Wake Forest Biologist Studies The Galapagos Blue-Footed Boobies' Struggle To Survive
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The Galapagos islands are famous for their association with Charles Darwin and the theory of evolution by natural selection. Being isolated, the islands acted much like a controlled laboratory for clear observation of basic evolutionary adaptations among species.
Within the Galapagos also live species which have not yet had their evolution defined by the islands’ environment. Interestingly, they may be relying on some more deep-seated and complex survival strategies.
Blue-Footed Boobies are large sea birds that live in the eastern Pacific ocean. They’re tropical. They’re fish-eating.
That’s Doctor David Anderson, professor of Biology at Wake Forest University, here in Winston Salem. He has been studying Blue-Footed Boobies since the early 1980s. Along the way he found that an interesting thing was beginning to happen to these birds.
We had a healthy population of blue-footed boobies there. They appeared every year. They produced offspring every year. And then in 1997 that stopped and we didn't see them again in any kind of meaningful numbers. That was a clue that some issue was happening. We noticed a breeding problem but we didn't notice a mortality problem. We don't see dead birds laying around.
Dr. Anderson and his team set about several studies to figure out why this was happening, and have come down to one likely hypothesis.
So in 2011 we started a two-year study looking at breeding biology across the whole place, all the major colonies, and found that indeed they're not breeding. They sometimes attempt, not as much as you would expect, and when they attempt they pretty much always fail. They show that they're interested in breeding with courtship behavior. That's one thing blue-footed boobies are famous for. The blue feet are about impressing the other sex. They do a lot of trying to impress each other but they decide not to actually go through with reproductive attempt. So they’re not producing young individuals to replace natural deaths of older individuals. Our accounts indicate that the population size is only about one-third of what it was in the early 1970s. A simple population model suggests that it's just due to failure to breed. We think it's a food supply problem. These guys, in the past when they were breeding well, focused on a particular fish species which is a sardine — a really rich food source. It's high in fat, so lots of energy. When you find one sardine you find lots of them because they school. But now we find not nearly as much sardine as we did in the past. They’re still finding some but they're not getting enough to actually go through with the breeding attempt. We think that the sardine availability cycles on a very long period, and we have evidence from nearby that this is true. That when sardines are common for about twenty or thirty years another kind of fish, anchovies, are not so common and vice versa. However in Galapagos we don't have the anchovies to take the place of the sardines.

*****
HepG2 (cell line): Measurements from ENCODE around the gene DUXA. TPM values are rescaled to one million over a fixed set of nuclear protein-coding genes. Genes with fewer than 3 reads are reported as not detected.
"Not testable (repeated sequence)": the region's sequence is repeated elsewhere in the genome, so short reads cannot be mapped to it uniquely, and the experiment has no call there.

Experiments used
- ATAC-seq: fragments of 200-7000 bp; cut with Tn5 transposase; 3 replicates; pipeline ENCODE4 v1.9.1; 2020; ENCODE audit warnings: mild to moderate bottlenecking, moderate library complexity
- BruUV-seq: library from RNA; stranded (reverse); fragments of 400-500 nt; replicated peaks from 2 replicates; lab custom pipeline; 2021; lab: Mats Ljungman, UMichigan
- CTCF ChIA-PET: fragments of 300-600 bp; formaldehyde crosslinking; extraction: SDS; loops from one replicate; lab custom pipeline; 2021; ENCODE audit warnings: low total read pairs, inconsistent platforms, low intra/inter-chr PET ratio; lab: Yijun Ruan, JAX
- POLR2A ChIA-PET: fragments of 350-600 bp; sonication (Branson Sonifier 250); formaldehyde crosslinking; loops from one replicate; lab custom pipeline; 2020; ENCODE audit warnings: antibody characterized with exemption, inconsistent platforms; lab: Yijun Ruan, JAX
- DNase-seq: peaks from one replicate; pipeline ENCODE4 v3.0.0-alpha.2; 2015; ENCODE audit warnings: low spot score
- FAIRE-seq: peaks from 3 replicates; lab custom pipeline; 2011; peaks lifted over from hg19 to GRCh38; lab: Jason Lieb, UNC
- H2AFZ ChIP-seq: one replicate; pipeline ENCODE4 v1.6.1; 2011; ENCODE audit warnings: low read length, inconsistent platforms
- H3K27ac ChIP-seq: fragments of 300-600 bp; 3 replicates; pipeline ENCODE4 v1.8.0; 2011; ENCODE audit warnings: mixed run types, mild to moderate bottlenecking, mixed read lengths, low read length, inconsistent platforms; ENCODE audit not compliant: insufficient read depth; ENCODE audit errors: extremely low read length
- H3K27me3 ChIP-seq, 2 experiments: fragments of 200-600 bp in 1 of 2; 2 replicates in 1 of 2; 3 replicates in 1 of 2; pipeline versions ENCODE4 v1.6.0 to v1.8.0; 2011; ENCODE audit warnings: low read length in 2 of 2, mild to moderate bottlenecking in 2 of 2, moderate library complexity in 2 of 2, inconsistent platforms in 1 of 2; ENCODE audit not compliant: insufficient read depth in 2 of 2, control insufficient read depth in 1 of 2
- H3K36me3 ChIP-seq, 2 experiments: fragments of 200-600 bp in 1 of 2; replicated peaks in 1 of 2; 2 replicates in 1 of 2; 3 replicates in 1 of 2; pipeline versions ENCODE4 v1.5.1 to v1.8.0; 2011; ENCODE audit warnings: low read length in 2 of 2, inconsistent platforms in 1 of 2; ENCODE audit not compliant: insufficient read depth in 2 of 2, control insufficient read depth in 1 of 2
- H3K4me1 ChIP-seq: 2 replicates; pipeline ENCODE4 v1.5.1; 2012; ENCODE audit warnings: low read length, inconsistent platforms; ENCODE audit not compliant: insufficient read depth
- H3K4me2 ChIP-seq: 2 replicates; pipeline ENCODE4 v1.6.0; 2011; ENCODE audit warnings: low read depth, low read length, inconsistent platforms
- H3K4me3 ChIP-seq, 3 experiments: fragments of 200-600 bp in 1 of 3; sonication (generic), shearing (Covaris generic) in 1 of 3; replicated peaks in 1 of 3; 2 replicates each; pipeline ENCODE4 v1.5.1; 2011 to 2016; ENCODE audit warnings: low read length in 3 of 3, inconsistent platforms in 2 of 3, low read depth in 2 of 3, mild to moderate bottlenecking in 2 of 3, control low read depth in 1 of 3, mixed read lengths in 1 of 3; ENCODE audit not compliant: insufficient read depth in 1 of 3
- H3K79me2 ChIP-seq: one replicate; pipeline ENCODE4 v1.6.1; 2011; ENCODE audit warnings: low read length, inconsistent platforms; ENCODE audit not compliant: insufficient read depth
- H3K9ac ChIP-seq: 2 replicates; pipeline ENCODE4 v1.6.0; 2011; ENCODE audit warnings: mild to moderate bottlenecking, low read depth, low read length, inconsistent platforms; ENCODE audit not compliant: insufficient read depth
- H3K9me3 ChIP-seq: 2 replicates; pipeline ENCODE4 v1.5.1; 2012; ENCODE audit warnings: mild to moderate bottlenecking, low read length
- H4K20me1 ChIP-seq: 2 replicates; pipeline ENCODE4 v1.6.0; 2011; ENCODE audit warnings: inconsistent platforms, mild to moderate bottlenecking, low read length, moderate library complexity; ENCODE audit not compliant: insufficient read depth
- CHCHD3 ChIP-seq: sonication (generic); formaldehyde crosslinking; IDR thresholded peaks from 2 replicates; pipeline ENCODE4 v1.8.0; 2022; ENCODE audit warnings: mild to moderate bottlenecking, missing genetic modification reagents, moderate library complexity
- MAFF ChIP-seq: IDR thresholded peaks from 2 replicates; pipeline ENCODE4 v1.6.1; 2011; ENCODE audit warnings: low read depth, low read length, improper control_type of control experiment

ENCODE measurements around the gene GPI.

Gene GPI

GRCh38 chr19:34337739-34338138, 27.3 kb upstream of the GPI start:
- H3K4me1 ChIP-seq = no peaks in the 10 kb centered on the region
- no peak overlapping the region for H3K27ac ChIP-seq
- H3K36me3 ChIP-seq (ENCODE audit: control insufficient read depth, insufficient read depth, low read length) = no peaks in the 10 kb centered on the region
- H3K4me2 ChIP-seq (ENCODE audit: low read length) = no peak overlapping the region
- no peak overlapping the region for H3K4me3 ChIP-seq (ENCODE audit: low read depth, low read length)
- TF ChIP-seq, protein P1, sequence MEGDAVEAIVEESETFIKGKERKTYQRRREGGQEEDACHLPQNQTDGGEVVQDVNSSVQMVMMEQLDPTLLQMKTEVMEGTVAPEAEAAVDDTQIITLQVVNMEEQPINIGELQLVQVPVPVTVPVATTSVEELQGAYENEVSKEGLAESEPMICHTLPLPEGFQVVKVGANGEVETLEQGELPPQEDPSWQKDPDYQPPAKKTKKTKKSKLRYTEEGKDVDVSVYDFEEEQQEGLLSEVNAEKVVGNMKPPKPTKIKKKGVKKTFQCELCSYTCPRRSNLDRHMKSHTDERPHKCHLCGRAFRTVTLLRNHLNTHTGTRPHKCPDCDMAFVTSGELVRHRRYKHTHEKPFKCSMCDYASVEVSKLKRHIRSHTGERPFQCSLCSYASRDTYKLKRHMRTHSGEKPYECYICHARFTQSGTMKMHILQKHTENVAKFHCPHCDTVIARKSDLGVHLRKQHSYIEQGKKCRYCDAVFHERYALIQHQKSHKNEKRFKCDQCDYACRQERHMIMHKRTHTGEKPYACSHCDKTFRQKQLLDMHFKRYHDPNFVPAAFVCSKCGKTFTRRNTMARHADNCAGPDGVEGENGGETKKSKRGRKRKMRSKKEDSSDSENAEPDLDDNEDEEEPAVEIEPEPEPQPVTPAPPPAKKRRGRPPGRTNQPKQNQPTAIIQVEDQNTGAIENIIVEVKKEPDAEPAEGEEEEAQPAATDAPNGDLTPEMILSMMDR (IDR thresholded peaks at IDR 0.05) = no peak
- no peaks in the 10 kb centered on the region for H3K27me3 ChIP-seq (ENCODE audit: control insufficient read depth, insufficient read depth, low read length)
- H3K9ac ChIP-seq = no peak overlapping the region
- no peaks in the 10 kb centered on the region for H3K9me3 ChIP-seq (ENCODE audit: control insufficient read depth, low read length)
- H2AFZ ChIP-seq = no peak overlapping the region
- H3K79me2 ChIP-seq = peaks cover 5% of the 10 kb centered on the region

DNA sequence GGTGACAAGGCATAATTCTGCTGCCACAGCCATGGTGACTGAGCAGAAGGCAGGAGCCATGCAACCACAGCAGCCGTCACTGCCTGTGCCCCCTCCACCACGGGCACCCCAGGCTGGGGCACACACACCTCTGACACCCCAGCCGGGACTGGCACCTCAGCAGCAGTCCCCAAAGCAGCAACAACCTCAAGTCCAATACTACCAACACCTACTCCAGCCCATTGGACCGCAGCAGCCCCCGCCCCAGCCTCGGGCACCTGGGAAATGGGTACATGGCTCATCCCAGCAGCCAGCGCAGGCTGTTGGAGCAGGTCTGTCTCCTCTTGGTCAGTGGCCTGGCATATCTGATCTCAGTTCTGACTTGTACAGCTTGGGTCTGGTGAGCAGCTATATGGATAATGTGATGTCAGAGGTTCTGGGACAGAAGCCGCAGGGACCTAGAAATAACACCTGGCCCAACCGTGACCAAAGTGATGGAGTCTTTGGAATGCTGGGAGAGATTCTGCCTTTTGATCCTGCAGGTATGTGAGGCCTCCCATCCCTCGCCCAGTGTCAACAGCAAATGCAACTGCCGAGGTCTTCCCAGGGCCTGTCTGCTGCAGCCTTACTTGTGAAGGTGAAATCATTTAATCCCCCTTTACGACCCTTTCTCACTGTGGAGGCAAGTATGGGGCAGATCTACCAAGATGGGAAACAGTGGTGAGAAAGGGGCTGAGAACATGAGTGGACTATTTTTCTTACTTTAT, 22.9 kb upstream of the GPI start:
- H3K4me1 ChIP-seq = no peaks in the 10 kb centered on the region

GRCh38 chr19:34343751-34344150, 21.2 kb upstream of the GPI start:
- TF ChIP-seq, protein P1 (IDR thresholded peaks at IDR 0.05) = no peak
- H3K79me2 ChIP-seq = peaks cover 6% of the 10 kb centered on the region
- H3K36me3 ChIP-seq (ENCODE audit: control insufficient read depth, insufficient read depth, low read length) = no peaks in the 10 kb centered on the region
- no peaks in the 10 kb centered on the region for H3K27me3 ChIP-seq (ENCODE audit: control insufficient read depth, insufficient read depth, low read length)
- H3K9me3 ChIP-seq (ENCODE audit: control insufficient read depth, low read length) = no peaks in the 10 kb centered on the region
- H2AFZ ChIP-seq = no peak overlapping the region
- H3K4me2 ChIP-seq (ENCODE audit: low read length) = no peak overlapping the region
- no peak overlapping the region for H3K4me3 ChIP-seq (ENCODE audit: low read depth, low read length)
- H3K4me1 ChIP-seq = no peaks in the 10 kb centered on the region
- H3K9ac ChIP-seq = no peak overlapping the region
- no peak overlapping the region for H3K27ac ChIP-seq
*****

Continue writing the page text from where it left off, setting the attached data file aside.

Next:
Boobies on the mainland of South America do indeed thrive on anchovies when sardines are not plentiful. But the Galapagos population is denied this alternate food source, according to Dr. Anderson.
The driving purpose of all life is to reproduce. Clearly you can’t reproduce if you don’t survive. A couple billion years of survival have built in some interesting evolutionary methods of coping with hard times and Dr. Anderson believes the Boobies are using one of these strategies. Its like waiting for financial stability before having kids. Sort of…
We speculate that it has to do with not so much raising a chick, but it's more about later, when a recently independent offspring has to forage for itself, but it's a boneheaded teenager basically, and it struggles to deal with a difficult environment. We think the parents are abandoning reproductive attempts because they're predicting in five months there’s not going to be enough sardines for their juveniles to be able to make it, so why invest in an offspring that is not going to be able to actually survive later on.
Does this all mean that the Galapagos Blue-Footed Booby is headed for extinction?
We don't think that they're never going to breed during these poor conditions; they may get a little bit of breeding done. I think it's unlikely that we're going to see the extinction of this population due to this cycle. But if you overlay onto this natural problem some sort of human-caused problem, then it could possibly tip them over the edge.